In fact, the four main characters of PSIV are, in a sense, representative of the games of the tetralogy. Rune Walsh given his identity as the fifth generation Lutz represents PSI. Rika, originally meant to be Nei, represents PSII. Wren represents PSIII, as another android of the same model was part of the main cast in that game. Chaz himself represents PSIV.
Fighting a Shadow: Dark Force's relationship to the Profound Darkness—especially true in PSIV. Lassic also has a "shadow" fought partway through his castle in PSI.
Genre Shift: The jump from classic console RPG to MMOAction RPG between Phantasy Star IV and the later sub-series, as well as the sidestory text-based adventure games like Phantasy Star Adventure.
Global Currency: Meseta. One of the mainstay concepts of the series, even after the tetralogy.
Hijacked by Ganon: Dark Force/Falz has a nasty habit of appearing in nigh every game in some way, shape or form.
Required Party Member: Nei insists on joining Rolf for the first third of PSII. In PSIV, there is even less options on who to take, as the party makeup is often entirely decided by the plot. Even prior to the final dungeon, four characters in the five-man party are required.
Sorting Algorithm of Weapon Effectiveness: Subverted in PSII. Dezo sells Laconia Daggers for 18,400 meseta, and only Shir can equip them. You'd think they'd be her ultimate weapon... But it only boosts her damage by 4. That's even less than the Scalpel.
Generation 2 plays it straight thankfully, they've been heavily buffed into being Shir's best weapon.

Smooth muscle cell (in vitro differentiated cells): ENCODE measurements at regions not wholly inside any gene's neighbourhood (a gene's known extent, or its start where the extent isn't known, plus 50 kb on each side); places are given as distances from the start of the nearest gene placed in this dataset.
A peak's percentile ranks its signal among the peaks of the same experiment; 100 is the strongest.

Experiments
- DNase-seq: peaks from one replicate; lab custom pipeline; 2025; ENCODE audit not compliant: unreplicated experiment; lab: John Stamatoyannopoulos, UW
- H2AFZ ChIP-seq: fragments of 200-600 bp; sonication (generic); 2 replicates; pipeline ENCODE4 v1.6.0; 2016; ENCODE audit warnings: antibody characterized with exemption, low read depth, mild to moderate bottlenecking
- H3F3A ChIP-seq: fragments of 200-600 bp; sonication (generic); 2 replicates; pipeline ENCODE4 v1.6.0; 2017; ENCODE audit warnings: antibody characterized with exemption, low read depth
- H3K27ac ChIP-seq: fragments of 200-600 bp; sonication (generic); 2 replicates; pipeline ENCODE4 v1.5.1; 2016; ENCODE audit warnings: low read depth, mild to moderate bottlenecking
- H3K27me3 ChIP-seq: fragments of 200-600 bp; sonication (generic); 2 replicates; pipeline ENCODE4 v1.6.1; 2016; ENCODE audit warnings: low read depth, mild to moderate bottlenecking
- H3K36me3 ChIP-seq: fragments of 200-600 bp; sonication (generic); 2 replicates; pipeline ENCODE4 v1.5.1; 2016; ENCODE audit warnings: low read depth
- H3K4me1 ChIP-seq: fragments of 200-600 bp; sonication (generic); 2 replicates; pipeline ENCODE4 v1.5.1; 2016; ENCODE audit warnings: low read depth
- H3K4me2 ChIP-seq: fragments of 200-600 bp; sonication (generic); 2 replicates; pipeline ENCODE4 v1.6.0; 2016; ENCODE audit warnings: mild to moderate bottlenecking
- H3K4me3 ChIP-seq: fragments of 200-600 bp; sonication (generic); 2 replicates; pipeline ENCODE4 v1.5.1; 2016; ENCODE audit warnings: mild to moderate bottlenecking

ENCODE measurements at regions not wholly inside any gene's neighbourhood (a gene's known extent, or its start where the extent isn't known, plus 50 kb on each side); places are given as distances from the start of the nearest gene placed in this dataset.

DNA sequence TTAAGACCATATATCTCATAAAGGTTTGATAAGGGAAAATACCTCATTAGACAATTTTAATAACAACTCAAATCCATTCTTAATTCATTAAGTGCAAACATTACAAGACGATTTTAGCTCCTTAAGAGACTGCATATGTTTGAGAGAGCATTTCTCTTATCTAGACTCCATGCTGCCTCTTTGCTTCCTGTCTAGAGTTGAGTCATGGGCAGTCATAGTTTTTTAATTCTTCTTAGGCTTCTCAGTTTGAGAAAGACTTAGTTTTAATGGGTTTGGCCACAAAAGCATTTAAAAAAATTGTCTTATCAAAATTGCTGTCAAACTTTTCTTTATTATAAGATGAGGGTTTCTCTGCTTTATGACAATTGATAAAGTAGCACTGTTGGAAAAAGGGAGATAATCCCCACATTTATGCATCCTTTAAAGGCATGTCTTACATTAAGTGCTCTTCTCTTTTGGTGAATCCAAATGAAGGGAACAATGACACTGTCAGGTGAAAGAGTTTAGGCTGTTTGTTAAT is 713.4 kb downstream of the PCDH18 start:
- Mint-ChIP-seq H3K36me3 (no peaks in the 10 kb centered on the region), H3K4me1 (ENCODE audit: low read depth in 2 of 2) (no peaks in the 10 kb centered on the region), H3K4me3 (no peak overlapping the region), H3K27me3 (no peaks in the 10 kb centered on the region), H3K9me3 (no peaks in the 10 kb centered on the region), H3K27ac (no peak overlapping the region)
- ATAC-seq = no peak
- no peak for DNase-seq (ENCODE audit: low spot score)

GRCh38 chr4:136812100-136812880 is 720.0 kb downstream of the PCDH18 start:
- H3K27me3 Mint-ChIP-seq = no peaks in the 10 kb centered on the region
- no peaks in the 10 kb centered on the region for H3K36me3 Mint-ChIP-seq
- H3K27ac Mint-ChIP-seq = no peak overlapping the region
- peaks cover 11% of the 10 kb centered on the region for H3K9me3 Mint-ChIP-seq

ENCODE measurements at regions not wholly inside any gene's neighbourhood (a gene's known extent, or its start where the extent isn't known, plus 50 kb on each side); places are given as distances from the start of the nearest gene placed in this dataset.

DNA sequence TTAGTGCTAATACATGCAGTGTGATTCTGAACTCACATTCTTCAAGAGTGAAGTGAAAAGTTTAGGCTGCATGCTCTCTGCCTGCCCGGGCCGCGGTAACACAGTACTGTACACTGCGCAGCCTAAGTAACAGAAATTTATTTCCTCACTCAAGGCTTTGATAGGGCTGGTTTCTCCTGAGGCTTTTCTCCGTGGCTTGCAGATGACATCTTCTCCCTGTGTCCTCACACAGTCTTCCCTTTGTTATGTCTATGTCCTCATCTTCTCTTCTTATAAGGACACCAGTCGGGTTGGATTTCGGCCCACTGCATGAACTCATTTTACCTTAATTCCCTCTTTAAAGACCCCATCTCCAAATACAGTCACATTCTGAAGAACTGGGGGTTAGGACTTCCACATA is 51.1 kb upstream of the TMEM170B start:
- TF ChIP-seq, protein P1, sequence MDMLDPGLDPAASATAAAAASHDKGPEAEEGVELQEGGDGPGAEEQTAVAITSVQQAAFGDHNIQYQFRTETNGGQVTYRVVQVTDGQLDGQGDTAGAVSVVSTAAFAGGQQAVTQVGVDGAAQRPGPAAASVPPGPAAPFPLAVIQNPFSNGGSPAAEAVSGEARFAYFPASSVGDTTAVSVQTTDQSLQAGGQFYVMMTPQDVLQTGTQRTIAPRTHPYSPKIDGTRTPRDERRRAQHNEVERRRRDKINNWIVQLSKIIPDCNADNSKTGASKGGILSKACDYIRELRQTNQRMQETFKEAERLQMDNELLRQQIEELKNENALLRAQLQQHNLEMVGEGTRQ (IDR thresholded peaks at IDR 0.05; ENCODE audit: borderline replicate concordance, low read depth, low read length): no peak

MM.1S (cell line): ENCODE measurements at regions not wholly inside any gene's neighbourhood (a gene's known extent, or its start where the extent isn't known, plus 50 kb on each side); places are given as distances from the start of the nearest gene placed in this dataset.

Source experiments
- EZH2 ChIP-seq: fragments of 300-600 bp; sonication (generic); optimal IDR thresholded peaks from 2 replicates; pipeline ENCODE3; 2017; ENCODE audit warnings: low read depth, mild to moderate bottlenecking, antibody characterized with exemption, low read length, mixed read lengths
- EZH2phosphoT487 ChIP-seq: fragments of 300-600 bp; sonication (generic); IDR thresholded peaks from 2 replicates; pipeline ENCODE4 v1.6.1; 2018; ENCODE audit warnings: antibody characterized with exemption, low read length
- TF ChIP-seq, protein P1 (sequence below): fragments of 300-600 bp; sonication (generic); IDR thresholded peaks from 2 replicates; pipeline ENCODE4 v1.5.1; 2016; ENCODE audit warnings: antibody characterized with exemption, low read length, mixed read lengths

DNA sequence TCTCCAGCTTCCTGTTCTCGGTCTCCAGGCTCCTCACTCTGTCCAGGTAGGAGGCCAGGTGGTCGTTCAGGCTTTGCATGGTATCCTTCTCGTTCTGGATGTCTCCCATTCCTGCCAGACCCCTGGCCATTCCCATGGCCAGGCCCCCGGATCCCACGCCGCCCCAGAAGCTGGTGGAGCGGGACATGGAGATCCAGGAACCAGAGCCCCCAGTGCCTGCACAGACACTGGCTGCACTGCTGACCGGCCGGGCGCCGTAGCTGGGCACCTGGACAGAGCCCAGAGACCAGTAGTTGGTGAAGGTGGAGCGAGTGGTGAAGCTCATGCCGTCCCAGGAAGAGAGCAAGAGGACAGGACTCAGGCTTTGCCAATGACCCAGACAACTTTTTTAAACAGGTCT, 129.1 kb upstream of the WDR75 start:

Spell My Name with an "S": Localization teams lacked consistency with translations (see the Cut-and-Paste Translation example above); as an example, the name of the Algo System's planets have plenty of variations on their names (Palma/Parma/Palm/Parm, Motavia/Motabia/Mota, Dezoris/Dezolis/Dezo).
Squishy Wizard: Noah in PSI; Hugh and Amy in PSII; Hahn, Rune and Raja in PSIV.
Allowing Shir to steal something from Motavia's Central Command station nets you a visiphone that allows you to save your game anywhere (through the use item command), but she has to be over level 10 to do it.
Trauma Inn: Averted in the first two games, where you actually visit hospitals to heal your characters and churches/clone labs to resurrect them.
Unobtainium: Laconia, a specific mineral found in the Algo star system (typically on Dezoris) which is among the hardest known to man. Your party's best gear will typically include several pieces crafted from it.
It should be noted that Laconia itself isn't rare, but the knowledge of how to refine it doesn't get spread around. In IV, several stores sell "Silver" weapons and armor, which one of the shop residents explains is Laconia, but a low-grade form of it because out of outdated processing techniques.
Vicious Cycle: Dark Force is slated to arrive every millennium to destroy the world.
Until A space station slams into Palma in PSII, destroying it, and thus weakening the seal, allowing not 1 but three seperate versions of dark force to slip into their dimension during PSIV
When Trees Attack: The trees surrounding Garubrek Tower in PSIV are carnivorous. There's also a few biomonsters in PSII that appear to be trees, too.
You Gotta Have Blue Hair: In addition to blue, purple, and pink, the series has some of the most impossible hair colors ever. To this day, very few video games and anime use a color best described as "electric laser limeade" for hair even once, let alone five times.